We discussed coursing in the context of the Animal Health and Welfare Bill. I hope the Deputy will attend our animal welfare conference next Friday; I understand she has been invited to attend. If she has not received an invitation, I extend the invitation now.
We will consider the Indecon report on Bord na gCon and the greyhound industry, and if it makes recommendations in this area, I have an open mind about implementation and change. So far as I am concerned, there is nothing untouchable here. Regulation, inspection and enforcement in the operation of coursing and coursing clubs in recent years has changed and improved considerably. I am aware that a large body of people, including the Deputy, would like to see coursing banned. We had that discussion in the context of the Animal Health and Welfare Bill and we decided to take a different route. If the review makes recommendations for future adjustments and changes in that area, we will consider it.
Our point is this: why can the mechanical hare, which is used in track racing, not be used in coursing so that live hares are not used and injured? I will be attending the animal welfare conference. Deputy Clare Daly and I had hoped we would be asked to make an official input in view of our work on animal welfare, but that was not to be.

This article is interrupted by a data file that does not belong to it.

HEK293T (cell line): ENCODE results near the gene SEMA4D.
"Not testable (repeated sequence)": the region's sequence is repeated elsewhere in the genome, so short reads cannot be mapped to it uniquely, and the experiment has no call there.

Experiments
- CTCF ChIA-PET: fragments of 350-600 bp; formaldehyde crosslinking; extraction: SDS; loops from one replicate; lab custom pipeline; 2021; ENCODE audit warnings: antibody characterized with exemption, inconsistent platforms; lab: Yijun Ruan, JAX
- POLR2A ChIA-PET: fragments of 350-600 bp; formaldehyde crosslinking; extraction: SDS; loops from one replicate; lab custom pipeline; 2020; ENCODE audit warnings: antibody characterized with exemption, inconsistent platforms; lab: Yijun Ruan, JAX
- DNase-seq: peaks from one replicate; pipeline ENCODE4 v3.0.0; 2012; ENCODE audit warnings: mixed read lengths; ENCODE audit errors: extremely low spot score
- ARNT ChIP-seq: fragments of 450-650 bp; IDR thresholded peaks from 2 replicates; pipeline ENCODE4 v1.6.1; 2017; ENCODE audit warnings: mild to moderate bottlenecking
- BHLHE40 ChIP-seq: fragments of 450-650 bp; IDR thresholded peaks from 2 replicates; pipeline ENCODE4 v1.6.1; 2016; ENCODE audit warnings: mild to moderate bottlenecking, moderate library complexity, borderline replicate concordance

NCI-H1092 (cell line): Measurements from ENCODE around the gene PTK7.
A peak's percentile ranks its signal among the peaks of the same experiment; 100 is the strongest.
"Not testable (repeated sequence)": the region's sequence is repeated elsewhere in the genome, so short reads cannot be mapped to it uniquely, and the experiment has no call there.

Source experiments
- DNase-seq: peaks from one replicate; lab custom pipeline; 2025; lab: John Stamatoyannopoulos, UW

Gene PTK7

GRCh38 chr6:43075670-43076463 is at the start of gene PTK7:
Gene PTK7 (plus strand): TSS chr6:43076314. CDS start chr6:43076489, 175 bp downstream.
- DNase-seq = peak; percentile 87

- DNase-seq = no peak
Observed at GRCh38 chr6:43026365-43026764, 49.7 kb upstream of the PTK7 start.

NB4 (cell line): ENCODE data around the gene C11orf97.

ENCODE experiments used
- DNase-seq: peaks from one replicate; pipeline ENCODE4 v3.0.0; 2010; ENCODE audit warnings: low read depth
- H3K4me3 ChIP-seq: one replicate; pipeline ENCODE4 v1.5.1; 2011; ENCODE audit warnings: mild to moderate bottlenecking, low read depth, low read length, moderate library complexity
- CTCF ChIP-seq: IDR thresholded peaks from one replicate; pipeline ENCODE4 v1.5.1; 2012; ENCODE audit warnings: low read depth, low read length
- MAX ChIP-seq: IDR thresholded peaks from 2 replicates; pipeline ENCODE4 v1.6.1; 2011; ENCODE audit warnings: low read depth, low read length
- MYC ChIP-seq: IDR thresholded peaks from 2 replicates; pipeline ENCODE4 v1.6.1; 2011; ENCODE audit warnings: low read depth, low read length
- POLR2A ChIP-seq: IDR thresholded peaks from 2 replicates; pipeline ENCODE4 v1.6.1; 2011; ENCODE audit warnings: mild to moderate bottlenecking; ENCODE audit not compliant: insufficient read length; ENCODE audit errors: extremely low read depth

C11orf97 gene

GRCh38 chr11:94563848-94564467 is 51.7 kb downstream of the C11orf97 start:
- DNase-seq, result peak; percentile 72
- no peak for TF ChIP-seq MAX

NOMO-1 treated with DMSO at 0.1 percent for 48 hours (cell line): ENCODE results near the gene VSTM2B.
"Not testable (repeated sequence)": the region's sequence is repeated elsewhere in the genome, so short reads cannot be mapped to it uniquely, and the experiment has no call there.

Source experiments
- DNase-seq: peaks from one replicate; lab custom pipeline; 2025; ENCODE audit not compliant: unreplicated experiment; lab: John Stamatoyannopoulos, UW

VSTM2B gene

I have two further points. The website of The Gathering highlighted the positive aspects of our country in order to attract people to come here. However, there was no mention of coursing as one of those attractions.
Both the Department of Agriculture, Food and the Marine and the Department of Arts, Heritage and the Gaeltacht are involved. It would make more sense if one Department had complete control of everything to do with animal welfare.
It would not be correct to say that my Department has complete control of everything to do with animal welfare, but we certainly have taken on board much more than was previously the case, particularly with regard to horse welfare, where we have implemented a significant number of changes, and we need to continue to make appropriate changes because that issue is not yet fully resolved. There has been a dramatic increase in the financial commitment in the area of animal welfare since I became Minister in this Department. We are trying to do a lot. I acknowledge the Deputy's genuine concerns and views in this area. I hope she will have an opportunity to contribute at the conference next week, although probably not as a platform speaker, because the only politician there will be me and I am only chairing some of the sessions. There will be an opportunity to raise issues from the floor.
I take the Deputy's point about some issues relating to animal welfare being cross-departmental, but my Department has taken on more responsibility in this area than was the case previously.